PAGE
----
If, like me, you were into Curve back in the day then the name Dean Garcia will be synonymous with wall-of-sound guitars, charging electronics, crashing beats and Toni Halliday’s voluminous vocals. Curve combined so many styles that it became near-impossible to catagorise them; were they shoegaze, industrial, electro, rock, pop, goth, alternative? Well, they were all these and so much more.
Dean Garcia has been producing music for 30 years now and he has remained fresh and exciting with a knack for creating melodic and cascading soundscapes that punch with darker, harder-edged sounds. His music soundtracks drama, no matter which incarnation he is inhabiting. With Curve, swirling sonics were balanced with sharp production and layered arrangements, allowing textures to seep like paint into each other, blurring the lines between instruments as Toni Halliday‘s voice would swoop and climb over the thronging mass. All heady stuff, and it made for a thrilling listen, a joy-ride of electronic pyrotechnics and shimmering strands of guitar.
Curve dealt in huge rushes of energy.
This formula has been retained and refined with Garcia‘s latest incarnation as SPC ECO (Space Echo) with his daughter Rose Berlin. Formed around 10 years ago, SPC ECO have evolved the sound of Curve and infused it with a deeper groove. The guitars still snap and snarl, the electronics continue to rage and burn with luminescent intensity, the drums still pinwheel and Rose’s voice brims with elemental poise.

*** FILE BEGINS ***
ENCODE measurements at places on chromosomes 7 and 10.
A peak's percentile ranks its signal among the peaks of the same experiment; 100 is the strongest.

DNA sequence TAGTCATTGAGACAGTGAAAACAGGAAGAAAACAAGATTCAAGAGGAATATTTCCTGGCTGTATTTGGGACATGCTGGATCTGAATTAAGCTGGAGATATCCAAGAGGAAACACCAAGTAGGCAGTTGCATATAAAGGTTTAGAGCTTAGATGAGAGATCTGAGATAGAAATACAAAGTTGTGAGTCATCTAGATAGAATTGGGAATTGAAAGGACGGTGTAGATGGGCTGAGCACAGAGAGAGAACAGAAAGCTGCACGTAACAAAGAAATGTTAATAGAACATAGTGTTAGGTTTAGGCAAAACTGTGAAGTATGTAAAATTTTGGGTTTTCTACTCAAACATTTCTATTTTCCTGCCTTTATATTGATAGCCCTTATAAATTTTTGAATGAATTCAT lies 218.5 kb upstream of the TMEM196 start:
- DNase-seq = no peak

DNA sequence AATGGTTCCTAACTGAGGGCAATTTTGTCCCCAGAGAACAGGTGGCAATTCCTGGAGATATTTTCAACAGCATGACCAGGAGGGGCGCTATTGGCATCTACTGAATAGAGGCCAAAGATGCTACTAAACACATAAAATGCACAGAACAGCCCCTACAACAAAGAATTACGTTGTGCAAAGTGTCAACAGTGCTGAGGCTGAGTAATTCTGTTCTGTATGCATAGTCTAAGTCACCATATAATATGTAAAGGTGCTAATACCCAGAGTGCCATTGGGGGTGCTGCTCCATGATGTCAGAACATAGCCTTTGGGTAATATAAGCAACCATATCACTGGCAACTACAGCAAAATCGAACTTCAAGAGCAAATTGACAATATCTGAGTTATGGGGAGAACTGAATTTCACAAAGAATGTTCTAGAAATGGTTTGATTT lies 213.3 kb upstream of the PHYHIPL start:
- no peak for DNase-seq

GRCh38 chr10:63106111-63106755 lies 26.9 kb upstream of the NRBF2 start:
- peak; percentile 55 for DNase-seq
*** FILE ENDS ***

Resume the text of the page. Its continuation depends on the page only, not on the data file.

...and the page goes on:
Sounding almost like the natural heir to Curve, SPC ECO harnasses the cavernous wall of guitar noise Garcia formulated, while adding electronic textures and beat programming. Their sound has evolved since the debut release 3-D back in 2009; earlier work utilised the cascading guitar sound typical of the dream pop genre, however as each release has emerged blinking in to the daylight, more and more electronics have been sprinkled throughout the albums, pushing the music into darkwave and coldwave territory. These early songs shimmer with diffused sounds and gossamer waves of feedback, all at once woozy and propulsive, seemingly swirling in ever-decreasing hypnotic circles.
Their latest release Fifteen moves this on, combining a trippy, hip-hop groove with ethereal vocals and woozy production. The overall sound is dream-like with a dead-of-night eeriness. As father and daughter, they are exploring their relationship in a rapidly evolving world through a collection of moods and wistful reflective intonations.